By Aimee Roseborrough

Currently, I have two “home crags” – Costa Blanca, Spain, and Bend, Oregon. Four years ago, my husband and I moved to Bend and built our “forever home” but last year, while visiting Costa Blanca, we fell in love with the region. We decided to live in Spain for 6 months with our two daughters. These two crags share some traits and differ on others.

Aimee Taco Chips #4
Aimee on Taco Chips (5.13a) at Smith Rock. Photo by Nate Gerhardt

First, let me tell you about Costa Blanca.

The Costa Blanca coastline undulates between Alicante to the south and Valencia to the north. Virtually unknown to Americans, we stumbled upon miles of small limestone crags in this area. The rock drips with tufas and ranges from mildly to drastically overhanging. The routes are gymnastic and powerful. The approaches range from roadside to 20 minute hikes. Grades start at 5.5 and go up to 5.14c. The highlight of the area is the sport climbing, but trad and multi-pitch climbing does exist.

Armed with a bit of Spanish and a respectful demeanor, we have been welcomed into the climbing community. The locals have invited us to share post-climbing cervezas, olives, and manchego cheese with them and most recently have taken us to a crag only a few months old.

Aimee’s daughter, Ella, leading for the second time in Bellus, Spain. Photo by Kyle Roseborrough

The secrecy that surrounds new climbing areas in the U.S. does not exist here. Also lacking is the debate about kids at the crag. Climbing in Spain (and Europe in general) is a family activity. Kids belong at the crag, and refreshingly, music does not. The Spanish, while passionate about climbing, can not comprehend people playing music at the crag. The Spanish can pitch the loudest wobbler when they fall off their project, but completely understand the concept of “tranquillo” when someone else is trying hard. Honestly, I find this lacking at many U.S. crags where people often play music or chat loudly, oblivious to other climbers.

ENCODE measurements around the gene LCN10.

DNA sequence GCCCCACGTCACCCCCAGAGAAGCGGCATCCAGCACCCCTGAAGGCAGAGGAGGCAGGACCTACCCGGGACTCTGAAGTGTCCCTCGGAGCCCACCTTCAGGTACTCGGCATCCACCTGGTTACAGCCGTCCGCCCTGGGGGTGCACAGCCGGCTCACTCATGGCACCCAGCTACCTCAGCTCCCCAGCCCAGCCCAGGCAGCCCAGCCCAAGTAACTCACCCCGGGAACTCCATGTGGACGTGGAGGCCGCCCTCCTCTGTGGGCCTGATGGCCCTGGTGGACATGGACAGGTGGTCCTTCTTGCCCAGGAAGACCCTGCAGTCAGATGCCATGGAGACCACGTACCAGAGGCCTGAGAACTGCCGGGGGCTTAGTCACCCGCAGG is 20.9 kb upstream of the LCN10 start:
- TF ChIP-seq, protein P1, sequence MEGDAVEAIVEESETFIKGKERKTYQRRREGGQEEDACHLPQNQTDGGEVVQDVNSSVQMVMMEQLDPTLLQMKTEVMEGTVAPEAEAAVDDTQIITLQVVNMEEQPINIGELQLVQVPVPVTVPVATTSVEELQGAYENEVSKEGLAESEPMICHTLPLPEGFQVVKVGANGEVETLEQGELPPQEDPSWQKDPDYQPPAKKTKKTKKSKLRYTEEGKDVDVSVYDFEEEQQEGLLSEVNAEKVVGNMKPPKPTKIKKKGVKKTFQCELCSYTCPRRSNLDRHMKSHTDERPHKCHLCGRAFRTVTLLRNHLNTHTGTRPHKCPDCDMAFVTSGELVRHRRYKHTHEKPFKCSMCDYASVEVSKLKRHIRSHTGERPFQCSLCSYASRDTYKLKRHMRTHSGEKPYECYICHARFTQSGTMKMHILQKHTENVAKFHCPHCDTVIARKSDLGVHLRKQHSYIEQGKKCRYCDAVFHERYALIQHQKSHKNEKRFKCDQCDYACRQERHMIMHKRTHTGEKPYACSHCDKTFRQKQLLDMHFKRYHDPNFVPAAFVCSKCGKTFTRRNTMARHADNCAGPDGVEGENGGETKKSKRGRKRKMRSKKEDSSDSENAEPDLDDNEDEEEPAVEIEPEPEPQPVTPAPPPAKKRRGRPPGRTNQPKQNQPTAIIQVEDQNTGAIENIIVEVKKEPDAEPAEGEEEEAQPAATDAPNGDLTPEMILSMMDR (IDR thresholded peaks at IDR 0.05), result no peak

Smith Rock is just as strikingly beautiful as Spain, but the rock is completely different. Smith is one giant basalt climbing area I affectionately call “The Giant Choss Pile” due to routes that constantly evolve because of lost holds. The routes trend mostly less than vertical to slightly overhanging and very technical.

A roadside climbing area Spain called Pinos.


Being one of the oldest sport climbing areas in the U.S., the grades tend to be very stiff and the bolts far apart. The scenic approach crosses the Crooked River where you might see river otters resting on the rocks. Fifteen to 45 minutes later, you find yourself at the base of a sector and will often see Bald Eagles flying overhead.

The variety of climbing at Smith keeps things interesting. The styles include sport, trad, and multi-pitch, and all styles have many five star lines. Monkey Face, one of the most spectacular multi-pitch climbs in the U.S., lies around the backside of Smith. “The Monkey” lurks as a free-standing tower with a gorgeous view of the Crooked River and the often snow-capped Cascades.

The Roseborrough family at Smith Rock

Grades also range from 5.5 to 5.14c, but there are exponentially fewer routes in the 5.13 and 5.14 range than in Costa Blanca. The biggest similarity between Spain and Smith is the awesome climbing community. The climbing community in Bend also welcomed us with open arms. We have missed our Bend friends during our time in Spain, but we have had such an amazing time here, that we have already made plans to return for the next school year!

If you are looking for an international adventure, I highly recommend Costa Blanca – and bring the kids! There are tons of fun things to do with kids on rest days (just like in Bend).

[author] [author_image timthumb=’on’]×683.jpg[/author_image] [author_info]Aimee Roseborrough has been climbing for 15+ years. She enjoys traveling and climbing with her husband and two daughters, ages 3 and 8. Check out Mama Climbs for more about their family adventures.[/author_info] [/author]

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